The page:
That doesn’t make it automatically erroneous but it is something to bear in mind, especially with the track record you have recognized in the recent past:

  • Hylton-

    John Tierney wrote a piece in today’s times on this issue.

    A mass refusal of industry money would only serve as a major hindrance to researchers and greatly limit the amount of new research that is produced. I agree with Tierney’s sentiment; quality research is quality research, regardless of who pays for it.

  • Hylton

    Thanks for the follow up comment Daniel.

    I read that NYTimes article about two minutes after I have posted on this blog during my morning Internet rounds. I just knew a savvy person would link to it by time I got home.

    still stand by my initial comment because in this instance, there is evidence of patterns from the national Dairy Council and many corporately funded nutritional research projects. I understand the point John Tierney is making in that article, but he’s speaking in generalities.

    In her book “What to Eat,” Marion Nestle lays out solid reasons to hold a certain degree of skepticism when reviewing research sponsored by the dairy industry.

    Again, it doesn’t nullify the study, but we should weight this knowledge with everything else.

  • ET Addison


    By that measure, we should also be skeptical of any research sponsored by the American Heart Association, or the NIH, or any other government body, in that they have a vested interest in preserving and protecting whatever policies and recommendations they have been making for years now.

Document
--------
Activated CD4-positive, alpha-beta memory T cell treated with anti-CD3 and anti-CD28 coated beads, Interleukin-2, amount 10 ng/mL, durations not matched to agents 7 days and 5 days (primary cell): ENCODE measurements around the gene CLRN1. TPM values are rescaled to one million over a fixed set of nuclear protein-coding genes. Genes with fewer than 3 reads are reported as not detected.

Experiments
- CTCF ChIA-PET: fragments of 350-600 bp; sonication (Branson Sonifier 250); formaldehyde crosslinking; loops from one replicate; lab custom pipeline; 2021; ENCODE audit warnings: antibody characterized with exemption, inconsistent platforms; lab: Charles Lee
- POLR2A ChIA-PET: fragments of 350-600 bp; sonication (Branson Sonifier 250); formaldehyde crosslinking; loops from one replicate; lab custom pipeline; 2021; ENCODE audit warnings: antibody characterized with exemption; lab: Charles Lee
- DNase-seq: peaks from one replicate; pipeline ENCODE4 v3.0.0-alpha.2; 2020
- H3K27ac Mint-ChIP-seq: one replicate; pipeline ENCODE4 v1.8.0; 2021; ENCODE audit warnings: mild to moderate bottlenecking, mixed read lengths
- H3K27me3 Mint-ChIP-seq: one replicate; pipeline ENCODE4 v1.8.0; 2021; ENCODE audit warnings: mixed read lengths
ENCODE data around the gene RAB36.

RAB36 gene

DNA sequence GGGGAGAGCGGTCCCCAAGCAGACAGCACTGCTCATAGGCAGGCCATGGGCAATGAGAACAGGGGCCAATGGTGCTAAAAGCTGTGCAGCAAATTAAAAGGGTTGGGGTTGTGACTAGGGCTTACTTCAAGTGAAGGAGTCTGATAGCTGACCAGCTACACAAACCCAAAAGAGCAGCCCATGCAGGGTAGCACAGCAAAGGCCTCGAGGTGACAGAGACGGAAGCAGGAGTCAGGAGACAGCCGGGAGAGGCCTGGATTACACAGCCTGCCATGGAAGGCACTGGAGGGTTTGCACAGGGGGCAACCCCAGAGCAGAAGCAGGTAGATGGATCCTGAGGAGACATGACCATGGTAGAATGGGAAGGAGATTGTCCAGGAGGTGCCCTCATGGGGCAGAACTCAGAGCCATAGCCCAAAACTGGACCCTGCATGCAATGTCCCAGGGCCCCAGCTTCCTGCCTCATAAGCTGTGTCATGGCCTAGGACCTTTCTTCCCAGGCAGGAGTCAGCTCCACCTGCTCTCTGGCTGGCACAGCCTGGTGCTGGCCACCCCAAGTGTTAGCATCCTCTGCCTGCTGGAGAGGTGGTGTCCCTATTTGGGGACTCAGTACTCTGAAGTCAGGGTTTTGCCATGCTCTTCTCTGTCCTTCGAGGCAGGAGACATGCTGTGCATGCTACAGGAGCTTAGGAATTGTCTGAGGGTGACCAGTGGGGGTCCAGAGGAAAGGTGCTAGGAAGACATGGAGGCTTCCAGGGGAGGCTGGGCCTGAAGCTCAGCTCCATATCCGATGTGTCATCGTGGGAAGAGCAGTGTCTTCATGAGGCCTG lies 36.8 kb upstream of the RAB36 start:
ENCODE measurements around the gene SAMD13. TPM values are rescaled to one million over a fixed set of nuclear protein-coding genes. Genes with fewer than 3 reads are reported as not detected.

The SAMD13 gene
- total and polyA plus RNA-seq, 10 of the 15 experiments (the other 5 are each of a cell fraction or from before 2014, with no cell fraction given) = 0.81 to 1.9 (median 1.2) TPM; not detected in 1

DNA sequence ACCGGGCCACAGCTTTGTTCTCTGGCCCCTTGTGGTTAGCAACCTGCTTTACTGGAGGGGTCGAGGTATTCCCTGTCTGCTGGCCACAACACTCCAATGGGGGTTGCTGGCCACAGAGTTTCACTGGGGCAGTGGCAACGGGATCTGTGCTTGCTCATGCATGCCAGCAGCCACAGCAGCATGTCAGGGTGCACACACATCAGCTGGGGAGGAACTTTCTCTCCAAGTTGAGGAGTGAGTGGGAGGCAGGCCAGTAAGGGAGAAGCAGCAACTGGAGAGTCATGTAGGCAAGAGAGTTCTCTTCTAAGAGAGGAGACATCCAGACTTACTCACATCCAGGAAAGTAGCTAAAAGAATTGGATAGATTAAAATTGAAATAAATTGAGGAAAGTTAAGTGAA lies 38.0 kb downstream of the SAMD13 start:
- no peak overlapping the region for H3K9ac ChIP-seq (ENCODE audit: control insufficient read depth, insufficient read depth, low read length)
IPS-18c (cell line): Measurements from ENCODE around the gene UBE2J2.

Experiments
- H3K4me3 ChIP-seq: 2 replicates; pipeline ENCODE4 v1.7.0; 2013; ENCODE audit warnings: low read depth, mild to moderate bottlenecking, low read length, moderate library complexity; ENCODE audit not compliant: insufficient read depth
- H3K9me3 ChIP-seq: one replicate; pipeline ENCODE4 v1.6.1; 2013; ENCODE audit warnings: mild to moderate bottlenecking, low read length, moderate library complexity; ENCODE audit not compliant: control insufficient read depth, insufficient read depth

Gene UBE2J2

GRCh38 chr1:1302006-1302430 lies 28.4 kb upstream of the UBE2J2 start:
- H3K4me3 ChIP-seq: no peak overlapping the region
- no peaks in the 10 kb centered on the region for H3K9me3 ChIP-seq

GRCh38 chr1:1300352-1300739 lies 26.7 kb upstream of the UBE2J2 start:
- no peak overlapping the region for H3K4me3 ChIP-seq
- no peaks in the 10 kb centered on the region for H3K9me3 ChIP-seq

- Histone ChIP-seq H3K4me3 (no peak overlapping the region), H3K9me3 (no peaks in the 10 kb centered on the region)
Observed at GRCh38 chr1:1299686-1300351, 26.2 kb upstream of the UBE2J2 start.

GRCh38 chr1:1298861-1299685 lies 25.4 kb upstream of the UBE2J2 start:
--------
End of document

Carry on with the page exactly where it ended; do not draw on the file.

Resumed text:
They would NEVER, EVER sponsor research that would potentially negate all the stuff they’ve been espousing. . . fat will kill you, vegetables are perfect food, eat whole grains.

    Nutrition research is not really science, like physics is science. There is way more religion and preaching involved.

    Marion noted in a recent post that Nutrition is an infernally difficult field. (A ‘science’ not quite.) Research is ambiguous and hard to interpret (or spin).

    Yet, curiously, it’s the only ‘science’ that continually makes bold pronouncements, recommendations, and prescriptions based on iffy and shaky evidence.

    “we don’t really know, but do what we say, anyway.”


  • C. Price


    One thing to note about Wrangham’s thesis regarding the different caloric potential in cooked vs. raw foods is that he was including the calories burned in his analysis; in his view, digestion of raw meats consumes an substantially greater amount of calories than digestion of cooked meats, meaning that you will net sigificantly fewer calories when eating raw meat. Your response to this aspect of the query seems not to account for this, although I’d be interested in your take.

    Thanks for your important work.